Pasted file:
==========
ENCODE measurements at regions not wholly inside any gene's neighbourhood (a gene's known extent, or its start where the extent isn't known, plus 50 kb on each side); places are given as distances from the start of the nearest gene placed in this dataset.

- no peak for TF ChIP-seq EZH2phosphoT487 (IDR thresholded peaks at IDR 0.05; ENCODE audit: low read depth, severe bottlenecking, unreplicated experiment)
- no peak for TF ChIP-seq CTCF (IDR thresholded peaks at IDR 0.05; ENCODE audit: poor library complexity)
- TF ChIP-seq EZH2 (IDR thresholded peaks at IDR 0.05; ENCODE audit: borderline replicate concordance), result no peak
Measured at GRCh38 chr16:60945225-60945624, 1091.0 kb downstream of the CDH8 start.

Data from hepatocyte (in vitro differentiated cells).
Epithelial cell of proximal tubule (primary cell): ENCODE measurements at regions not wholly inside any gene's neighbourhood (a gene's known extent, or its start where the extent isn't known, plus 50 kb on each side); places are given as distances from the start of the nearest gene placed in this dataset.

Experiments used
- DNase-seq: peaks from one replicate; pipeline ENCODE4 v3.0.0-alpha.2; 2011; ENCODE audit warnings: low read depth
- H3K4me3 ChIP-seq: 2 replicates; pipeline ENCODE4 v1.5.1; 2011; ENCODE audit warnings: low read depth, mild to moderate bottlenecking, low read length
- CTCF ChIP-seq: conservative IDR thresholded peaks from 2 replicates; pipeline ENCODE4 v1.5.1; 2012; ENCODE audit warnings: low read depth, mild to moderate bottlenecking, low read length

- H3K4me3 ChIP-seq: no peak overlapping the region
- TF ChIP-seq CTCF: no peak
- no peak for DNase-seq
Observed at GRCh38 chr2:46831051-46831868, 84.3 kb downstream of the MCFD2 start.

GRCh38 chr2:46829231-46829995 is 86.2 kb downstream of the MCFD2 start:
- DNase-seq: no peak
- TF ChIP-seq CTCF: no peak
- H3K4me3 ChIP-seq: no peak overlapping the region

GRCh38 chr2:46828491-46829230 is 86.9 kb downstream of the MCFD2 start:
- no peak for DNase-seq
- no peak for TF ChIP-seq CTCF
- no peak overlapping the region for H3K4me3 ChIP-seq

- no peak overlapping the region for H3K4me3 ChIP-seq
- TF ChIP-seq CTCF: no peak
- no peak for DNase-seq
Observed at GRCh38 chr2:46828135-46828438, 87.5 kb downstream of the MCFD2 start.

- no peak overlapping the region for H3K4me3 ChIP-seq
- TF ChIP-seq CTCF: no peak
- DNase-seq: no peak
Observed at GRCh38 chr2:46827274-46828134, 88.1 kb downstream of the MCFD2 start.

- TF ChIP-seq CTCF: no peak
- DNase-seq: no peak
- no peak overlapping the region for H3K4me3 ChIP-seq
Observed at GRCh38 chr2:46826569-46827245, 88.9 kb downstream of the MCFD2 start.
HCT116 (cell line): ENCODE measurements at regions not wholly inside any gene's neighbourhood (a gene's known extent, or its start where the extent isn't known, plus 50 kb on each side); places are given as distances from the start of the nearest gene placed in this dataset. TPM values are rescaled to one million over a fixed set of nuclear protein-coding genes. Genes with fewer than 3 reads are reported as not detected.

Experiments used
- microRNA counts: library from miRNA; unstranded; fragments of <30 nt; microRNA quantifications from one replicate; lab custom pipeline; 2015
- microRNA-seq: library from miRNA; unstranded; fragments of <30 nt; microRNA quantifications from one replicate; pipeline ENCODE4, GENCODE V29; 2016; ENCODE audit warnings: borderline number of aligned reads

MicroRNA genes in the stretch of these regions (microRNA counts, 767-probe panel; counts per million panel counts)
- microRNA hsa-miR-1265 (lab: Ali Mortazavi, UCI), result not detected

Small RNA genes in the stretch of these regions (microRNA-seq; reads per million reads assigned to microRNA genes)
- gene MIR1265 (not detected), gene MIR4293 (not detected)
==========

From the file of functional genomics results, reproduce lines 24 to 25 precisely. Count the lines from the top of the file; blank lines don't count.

- no peak overlapping the region for H3K4me3 ChIP-seq
- TF ChIP-seq CTCF: no peak